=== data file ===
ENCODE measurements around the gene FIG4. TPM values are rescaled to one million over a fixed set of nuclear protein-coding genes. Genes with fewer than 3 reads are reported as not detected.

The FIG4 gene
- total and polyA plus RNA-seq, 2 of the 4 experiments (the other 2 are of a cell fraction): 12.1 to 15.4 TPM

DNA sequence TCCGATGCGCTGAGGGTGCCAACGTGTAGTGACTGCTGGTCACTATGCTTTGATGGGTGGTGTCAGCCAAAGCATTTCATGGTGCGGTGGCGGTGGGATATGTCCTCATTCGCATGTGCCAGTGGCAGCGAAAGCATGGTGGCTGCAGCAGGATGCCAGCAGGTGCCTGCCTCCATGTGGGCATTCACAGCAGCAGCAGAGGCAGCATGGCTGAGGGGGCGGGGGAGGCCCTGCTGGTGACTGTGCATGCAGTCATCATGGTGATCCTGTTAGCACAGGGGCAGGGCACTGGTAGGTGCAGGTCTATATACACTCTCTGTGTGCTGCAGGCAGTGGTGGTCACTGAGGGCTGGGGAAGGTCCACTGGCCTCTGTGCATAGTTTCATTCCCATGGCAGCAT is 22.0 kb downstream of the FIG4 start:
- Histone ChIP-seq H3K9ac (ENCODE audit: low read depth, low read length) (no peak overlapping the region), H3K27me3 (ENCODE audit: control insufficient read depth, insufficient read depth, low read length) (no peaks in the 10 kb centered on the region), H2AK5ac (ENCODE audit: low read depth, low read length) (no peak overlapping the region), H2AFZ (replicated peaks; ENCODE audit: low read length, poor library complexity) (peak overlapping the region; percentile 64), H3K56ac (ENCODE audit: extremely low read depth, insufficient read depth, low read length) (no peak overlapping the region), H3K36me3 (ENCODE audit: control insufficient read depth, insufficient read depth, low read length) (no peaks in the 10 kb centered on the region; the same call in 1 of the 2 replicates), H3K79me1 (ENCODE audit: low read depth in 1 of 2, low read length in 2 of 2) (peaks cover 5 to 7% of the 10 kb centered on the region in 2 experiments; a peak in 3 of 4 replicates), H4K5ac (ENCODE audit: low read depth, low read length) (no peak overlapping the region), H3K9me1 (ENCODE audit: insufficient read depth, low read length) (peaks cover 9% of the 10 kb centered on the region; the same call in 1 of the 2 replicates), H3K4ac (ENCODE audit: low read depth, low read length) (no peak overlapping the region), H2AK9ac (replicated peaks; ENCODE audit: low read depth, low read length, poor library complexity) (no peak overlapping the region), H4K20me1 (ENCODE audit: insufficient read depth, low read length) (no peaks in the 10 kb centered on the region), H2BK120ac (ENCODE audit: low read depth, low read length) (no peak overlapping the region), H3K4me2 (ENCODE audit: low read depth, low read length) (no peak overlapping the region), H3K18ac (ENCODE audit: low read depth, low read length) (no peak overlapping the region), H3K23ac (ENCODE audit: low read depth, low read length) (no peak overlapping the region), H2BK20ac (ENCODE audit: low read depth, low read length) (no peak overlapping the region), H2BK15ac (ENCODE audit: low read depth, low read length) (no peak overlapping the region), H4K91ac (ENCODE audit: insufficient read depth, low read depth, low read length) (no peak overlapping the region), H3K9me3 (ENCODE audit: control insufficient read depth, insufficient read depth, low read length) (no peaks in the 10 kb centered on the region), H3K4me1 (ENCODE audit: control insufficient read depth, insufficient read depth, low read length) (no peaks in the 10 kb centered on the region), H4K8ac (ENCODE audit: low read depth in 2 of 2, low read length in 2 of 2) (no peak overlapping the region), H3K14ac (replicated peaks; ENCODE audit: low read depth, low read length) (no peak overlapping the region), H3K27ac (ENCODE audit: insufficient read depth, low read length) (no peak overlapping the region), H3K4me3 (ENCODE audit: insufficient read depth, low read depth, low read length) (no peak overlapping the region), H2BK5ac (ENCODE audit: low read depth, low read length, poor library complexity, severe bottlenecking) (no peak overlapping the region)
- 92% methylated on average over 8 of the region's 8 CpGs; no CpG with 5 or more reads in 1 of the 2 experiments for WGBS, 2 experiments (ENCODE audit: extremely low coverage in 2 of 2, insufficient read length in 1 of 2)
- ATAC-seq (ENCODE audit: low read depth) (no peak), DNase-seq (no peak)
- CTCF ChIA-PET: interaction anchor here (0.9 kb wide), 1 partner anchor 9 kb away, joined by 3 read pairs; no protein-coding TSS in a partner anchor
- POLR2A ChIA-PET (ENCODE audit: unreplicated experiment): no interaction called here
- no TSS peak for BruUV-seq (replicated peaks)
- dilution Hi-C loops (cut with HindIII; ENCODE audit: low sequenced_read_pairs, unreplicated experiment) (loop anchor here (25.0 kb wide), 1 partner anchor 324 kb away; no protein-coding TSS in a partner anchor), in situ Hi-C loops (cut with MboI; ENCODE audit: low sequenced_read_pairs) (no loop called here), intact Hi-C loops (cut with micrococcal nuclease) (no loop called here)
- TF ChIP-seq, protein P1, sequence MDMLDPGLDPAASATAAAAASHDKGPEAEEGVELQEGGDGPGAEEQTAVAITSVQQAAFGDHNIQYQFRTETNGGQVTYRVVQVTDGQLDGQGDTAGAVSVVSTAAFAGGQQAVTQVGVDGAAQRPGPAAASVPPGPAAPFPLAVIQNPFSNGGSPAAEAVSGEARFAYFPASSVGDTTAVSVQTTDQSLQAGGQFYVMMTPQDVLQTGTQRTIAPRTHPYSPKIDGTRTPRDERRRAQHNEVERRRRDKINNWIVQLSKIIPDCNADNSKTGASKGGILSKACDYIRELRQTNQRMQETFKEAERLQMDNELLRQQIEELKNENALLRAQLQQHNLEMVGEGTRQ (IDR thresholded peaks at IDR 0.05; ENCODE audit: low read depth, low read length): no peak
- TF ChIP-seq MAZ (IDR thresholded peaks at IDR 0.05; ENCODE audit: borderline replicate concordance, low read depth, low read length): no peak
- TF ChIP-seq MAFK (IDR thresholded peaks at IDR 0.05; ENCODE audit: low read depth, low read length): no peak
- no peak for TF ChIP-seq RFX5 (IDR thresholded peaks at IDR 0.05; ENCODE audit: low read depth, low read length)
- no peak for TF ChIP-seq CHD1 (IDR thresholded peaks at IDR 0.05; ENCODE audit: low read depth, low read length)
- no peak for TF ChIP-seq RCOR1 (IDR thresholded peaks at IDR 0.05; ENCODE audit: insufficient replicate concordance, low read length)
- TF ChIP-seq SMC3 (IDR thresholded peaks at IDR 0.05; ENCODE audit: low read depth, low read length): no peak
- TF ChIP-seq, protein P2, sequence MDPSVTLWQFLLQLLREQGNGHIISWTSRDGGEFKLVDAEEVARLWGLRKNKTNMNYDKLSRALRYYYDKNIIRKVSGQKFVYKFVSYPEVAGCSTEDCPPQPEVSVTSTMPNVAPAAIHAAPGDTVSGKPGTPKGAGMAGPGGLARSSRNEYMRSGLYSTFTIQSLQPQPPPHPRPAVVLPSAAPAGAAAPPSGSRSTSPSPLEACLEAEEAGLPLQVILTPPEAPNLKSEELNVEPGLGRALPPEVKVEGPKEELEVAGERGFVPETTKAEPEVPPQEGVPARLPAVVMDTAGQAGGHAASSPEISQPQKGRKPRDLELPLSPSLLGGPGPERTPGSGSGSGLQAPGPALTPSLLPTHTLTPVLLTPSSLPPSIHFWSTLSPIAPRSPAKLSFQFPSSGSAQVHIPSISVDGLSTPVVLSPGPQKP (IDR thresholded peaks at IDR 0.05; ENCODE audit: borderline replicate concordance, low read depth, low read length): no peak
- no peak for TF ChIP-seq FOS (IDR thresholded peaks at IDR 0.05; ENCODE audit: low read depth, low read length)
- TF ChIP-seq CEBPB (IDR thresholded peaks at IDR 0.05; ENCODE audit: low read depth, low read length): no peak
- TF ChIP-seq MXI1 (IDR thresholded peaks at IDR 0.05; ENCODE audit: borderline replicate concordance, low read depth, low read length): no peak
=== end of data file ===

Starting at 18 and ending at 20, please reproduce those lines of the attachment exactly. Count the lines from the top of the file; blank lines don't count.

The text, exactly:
- TF ChIP-seq SMC3 (IDR thresholded peaks at IDR 0.05; ENCODE audit: low read depth, low read length): no peak
- TF ChIP-seq, protein P2, sequence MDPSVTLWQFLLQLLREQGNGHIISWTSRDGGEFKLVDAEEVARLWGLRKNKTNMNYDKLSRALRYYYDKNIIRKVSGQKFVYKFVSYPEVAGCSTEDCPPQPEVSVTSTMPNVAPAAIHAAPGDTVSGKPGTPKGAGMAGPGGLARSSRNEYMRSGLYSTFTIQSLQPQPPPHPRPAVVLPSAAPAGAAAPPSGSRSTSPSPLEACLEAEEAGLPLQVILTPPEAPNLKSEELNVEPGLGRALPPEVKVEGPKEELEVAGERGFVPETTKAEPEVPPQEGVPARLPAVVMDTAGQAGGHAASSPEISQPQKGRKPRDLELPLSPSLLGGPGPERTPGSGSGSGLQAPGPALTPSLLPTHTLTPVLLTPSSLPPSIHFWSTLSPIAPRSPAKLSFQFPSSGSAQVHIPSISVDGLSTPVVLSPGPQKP (IDR thresholded peaks at IDR 0.05; ENCODE audit: borderline replicate concordance, low read depth, low read length): no peak
- no peak for TF ChIP-seq FOS (IDR thresholded peaks at IDR 0.05; ENCODE audit: low read depth, low read length)